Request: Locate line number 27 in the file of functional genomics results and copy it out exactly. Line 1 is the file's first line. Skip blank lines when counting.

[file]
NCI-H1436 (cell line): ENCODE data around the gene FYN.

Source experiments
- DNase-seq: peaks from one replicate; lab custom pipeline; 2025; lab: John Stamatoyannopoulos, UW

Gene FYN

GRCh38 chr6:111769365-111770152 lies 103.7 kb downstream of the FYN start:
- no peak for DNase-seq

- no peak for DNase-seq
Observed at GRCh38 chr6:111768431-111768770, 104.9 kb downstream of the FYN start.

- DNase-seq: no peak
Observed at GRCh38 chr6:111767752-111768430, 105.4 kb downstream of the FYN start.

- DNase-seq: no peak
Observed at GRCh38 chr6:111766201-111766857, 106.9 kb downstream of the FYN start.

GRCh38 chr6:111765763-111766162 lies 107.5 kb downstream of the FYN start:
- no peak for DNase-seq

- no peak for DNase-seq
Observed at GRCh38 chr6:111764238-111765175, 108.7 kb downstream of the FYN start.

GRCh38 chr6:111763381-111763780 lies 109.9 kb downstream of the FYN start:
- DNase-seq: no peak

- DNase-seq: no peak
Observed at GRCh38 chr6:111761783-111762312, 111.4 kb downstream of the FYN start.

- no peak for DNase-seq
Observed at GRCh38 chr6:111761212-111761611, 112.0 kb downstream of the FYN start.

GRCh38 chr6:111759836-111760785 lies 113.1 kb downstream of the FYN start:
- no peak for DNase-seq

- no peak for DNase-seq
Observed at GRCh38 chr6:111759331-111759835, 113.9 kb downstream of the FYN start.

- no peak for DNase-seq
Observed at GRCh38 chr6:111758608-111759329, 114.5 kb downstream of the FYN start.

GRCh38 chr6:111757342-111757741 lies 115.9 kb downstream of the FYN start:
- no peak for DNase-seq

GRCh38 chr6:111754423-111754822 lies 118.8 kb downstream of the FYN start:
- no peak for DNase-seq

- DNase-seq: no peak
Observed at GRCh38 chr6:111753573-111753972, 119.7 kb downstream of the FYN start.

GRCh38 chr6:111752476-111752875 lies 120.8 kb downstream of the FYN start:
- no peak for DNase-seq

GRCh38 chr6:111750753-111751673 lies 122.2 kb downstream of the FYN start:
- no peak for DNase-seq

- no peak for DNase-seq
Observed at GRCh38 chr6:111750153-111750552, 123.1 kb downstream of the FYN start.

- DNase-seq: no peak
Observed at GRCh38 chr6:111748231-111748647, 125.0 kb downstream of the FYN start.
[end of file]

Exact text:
- no peak for DNase-seq